“My son, the doctor!”, “My daughter is studying to be a lawyer!”, “He’s an engineer, and she’s an architect!” All highly respected careers, wouldn’t you say? Each one is enough to make a mother proud!President Obama last month noted that In South Korea, "teachers are known as 'nation builders.' Here in America, it’s time we treated the people who educate our children with the same level of respect.”
While other nations were building systems that recruited their best and their brightest to teach their children, the U.S. teaching profession has been left to market forces.
“The best and the brightest in the U.S. are lured into higher-paying professions that have more opportunities for advancement and less scrutiny in the public eye. The biggest lie about American education – that those who can’t cut it in other professions become teachers – is also our uneasiest truth: American society does not value its educators as much as other societies value theirs.”(Walter McKenzie http://www.mlive.com/news/grand-rapids/index.ssf/2011/02/do_teachers_get_enough_respect.html )
So how do other countries show their regard for teachers?
1. Attitude of pride and respect for the profession
2. Competitive salaries
3. Good benefits
4. Opportunities for Professional Development DURING WORK TIME
5. Thorough new teacher training and support
6. Resources for high needs learners which include materials AND personnel
To encourage teachers to participate in professional development countries may offer incentives such as salary increases or credits for promotion. Specific campaigns or strategic policies may also focus on raising their participation.” In the Czech Republic, teachers are entitled to 12 working days in a school year for independent study. In Italy, in accordance with the freedom to alter the school timetable flexibly, some schools suspend classes for a few days to carry out intensive training initiatives. The employment contract also states that teachers are entitled to exemption from their normal duties for five days in the school year in order to attend training.
“In Luxembourg, Poland, Portugal, Slovakia, Slovenia and Spain, continuous professional development is
optional, but clearly linked to career advancement and salary increases. In Luxembourg and Spain, teachers who enroll for a certain amount of training are eligible for a salary bonus. In the other four countries, credits may be acquired via participation in continuous professional development programs and are taken into account for purposes of promotion. In Cyprus, Greece and Italy, continuous professional development is a definite obligation for newly appointed teachers” (Eurydice, 2008; European Commission, 2009).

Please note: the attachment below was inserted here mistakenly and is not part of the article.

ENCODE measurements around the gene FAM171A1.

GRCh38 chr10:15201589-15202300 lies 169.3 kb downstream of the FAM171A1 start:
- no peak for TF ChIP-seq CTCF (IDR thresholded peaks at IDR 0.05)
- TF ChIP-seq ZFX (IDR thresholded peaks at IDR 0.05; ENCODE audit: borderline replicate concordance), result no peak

Another point of contention is that in American schools, students with special needs are piled into classes with the general population with little or no support to the teacher. It saves money! Managing 25 students is a task in itself, but add in 2 or 3 ADHD students, an autistic student, a few behavior problems and a non English speaking student and see how your curriculum progresses! American teachers spend more time dealing with behavior problems or struggling to assist high needs learners, leaving the average student to meander along on their own at times out of necessity. The average American teacher spends in excess of $1,000 per year on supplies, decorations, incentives and FOOD or CLOTHING for students. I believe that this is a conservative estimate! I know I spend twice that each year! And this doesn’t include money spent on a professional wardrobe, transportation, membership in professional organizations and in-service classes I chose to take.
“…, other countries deal with high-needs learners, vulnerable populations and struggling schools much more proactively. Interventions to help individual students start earlier and are more widespread; in some places, up to 40 or 50 percent of students receive extra help. Social needs are dealt with systematically — unlike here, where individual teachers often dig into their own pockets to make sure kids have books or coats or breakfast. Class sizes are reduced and prep time added where teachers need extra time to work with students to ensure they can succeed. And rather than simply shut down struggling schools, education officials in some places send in teams of top-flight teachers to help their colleagues in those schools.” (Michael Milgrew, United Federation of Teachers http://www.uft.org/presidents-perspective/r-e-s-p-e-c-t)In European and Asian schools it is not standardized testing that is driving curriculum and instruction. None of these systems want to base their teacher evaluations on test scores. And I don’t think any of the education ministers there could even imagine suggesting publishing a ranking of teachers based on unreliable test scores fed through an unequally unreliable statistical model.
The lesson from around the world for the US is that treating teachers as professionals is integral to educational success. It means recognizing and respecting teachers for their training, experience and professional judgment, just as you would a nurse or engineer. It means recognizing that teachers are the ones in the school system who are the experts in teaching and learning, and recognizing that centrally involving teachers in educational planning and reform are the keys to school success and student achievement. The lesson also teaches us that where reform was top-down, imposed on teachers rather than developed with them, it just has not worked.
Perhaps if we had educators, experienced in teaching at different levels, involved in decision making and policy formation, we might develop reform that would make a difference. Until teachers are given the respect, status, input and salaries they deserve as degreed professionals, we can expect American schools to continue to fall behind in the global educational picture.
We are in wicked need of change!